Of course, it's not the rendering of the individual elements that provides the meaning and meat to a model, but the way they all connect. The connection between a model, its diagrams, and their parts—the connection between a viewpoint and expressed views—is almost rhetorical. Intention, attention, and focus provide differences in level of detail, formality, content, and manner of presentation.
Models aren't just diagrams; in the UML, the diagrams are only the visual rendering of the model. Underlying the graphics of a model are the specifications of the model elements. These are composed in text, and may be a mix of the formal and the informal. The text is as important as the diagrams and in some cases more so: use cases are an example (see Section 3.6.2, "Use Case Diagram," later in this chapter). The UML Specification itself is an example of a model (although not a good one, if judged by its clarity and communicative effectiveness).
Semantically, diagrams express views of a model (that is, subsets of the viewpoint that each model represents). An individual model element can be presented in one or many of the diagrams for a model; in other words, a model element can be presented in many different ways and in many diagrams—but it must be presented in at least one diagram in one way.
Diagrams don't have any special shape assigned to them; they can be free-floating, bounded by a box, or contained within a package. Some other considerations are as follows:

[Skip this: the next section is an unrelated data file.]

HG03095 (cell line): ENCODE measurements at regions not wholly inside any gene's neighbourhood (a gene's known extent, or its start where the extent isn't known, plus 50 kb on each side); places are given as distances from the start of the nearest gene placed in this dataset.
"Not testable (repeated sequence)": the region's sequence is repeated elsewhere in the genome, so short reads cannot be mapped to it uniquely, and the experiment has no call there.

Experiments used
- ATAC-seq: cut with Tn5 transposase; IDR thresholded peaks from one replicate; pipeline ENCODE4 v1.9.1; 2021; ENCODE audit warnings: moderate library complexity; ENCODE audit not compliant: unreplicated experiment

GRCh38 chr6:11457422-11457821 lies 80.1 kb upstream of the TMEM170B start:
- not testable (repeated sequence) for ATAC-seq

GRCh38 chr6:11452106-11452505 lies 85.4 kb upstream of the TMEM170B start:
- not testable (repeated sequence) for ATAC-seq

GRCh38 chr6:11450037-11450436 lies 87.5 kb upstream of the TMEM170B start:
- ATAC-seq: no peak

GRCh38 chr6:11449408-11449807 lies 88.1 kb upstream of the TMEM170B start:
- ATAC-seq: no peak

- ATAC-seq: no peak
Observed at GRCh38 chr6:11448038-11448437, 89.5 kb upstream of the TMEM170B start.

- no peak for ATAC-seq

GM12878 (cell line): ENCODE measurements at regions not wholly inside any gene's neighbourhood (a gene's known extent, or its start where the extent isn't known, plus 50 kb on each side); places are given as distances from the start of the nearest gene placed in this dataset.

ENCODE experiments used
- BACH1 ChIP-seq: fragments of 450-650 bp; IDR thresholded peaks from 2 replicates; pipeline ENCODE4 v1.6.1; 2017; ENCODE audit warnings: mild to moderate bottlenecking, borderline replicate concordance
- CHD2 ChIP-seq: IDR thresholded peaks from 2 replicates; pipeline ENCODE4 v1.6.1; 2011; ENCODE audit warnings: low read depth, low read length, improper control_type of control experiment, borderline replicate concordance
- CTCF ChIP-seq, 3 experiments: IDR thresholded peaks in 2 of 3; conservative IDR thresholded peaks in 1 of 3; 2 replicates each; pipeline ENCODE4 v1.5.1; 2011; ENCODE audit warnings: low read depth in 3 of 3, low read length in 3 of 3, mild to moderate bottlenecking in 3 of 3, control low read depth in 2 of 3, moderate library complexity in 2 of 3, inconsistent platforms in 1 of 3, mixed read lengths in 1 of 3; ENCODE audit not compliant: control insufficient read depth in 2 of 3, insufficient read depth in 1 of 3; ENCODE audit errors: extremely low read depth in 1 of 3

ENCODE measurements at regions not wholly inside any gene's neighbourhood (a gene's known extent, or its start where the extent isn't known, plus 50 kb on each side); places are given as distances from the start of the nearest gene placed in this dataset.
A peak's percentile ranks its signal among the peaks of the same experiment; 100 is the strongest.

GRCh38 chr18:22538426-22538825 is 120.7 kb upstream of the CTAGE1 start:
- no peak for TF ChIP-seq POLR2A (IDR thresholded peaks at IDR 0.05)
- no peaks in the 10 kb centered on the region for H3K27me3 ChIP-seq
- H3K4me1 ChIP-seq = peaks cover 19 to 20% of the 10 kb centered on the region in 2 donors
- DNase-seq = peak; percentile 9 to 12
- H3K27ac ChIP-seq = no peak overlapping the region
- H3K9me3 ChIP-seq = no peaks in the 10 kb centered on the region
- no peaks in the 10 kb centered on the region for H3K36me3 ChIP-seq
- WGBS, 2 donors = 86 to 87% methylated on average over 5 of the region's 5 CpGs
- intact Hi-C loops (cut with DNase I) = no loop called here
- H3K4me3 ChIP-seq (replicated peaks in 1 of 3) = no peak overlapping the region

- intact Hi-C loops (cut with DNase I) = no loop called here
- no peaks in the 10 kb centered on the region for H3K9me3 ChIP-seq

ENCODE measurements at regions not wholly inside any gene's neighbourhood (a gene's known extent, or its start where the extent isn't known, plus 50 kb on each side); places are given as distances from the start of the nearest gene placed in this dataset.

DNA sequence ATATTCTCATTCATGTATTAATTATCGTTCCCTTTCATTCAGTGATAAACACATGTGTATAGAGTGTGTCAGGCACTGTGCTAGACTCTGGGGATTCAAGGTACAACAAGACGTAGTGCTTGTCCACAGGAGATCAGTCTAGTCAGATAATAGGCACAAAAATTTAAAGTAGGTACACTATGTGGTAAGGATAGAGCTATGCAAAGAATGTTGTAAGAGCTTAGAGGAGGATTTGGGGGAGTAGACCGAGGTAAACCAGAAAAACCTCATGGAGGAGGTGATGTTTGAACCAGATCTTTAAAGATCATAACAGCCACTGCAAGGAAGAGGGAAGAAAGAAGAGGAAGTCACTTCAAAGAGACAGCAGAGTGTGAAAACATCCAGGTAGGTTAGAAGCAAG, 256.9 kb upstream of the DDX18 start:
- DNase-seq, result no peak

Neither geometry nor "geography" has much significance in a UML diagram. For the most part, a symbol's size or relative location generally has no semantic content, except for diagrams that have a time dimension.
Diagrams are all two-dimensional because of the current limits imposed by available technology and tools, although some shapes are nominally three-dimensional, rendered in two dimensions (cubes, for example).
Text can be used liberally within a diagram. Examples include expressing rules and, within symbols, identifying attributes.
Finally (for this introduction), the UML Specification (Rational Software Corporation 1999) highlights three kinds of visual relationships in diagrams:
Connection—Lines connect icons and symbols, forming connecting paths. Paths are always attached to symbols at both ends (that is, no dangling lines are allowed).
Containment—Boxes, circles, and other fully enclosed shapes contain symbols, icons, and lines.
Visual attachment—Elements that are close together may have a relationship suggested by their proximity. For example, a name above a line or next to a box may be interpreted as applying to the line or box.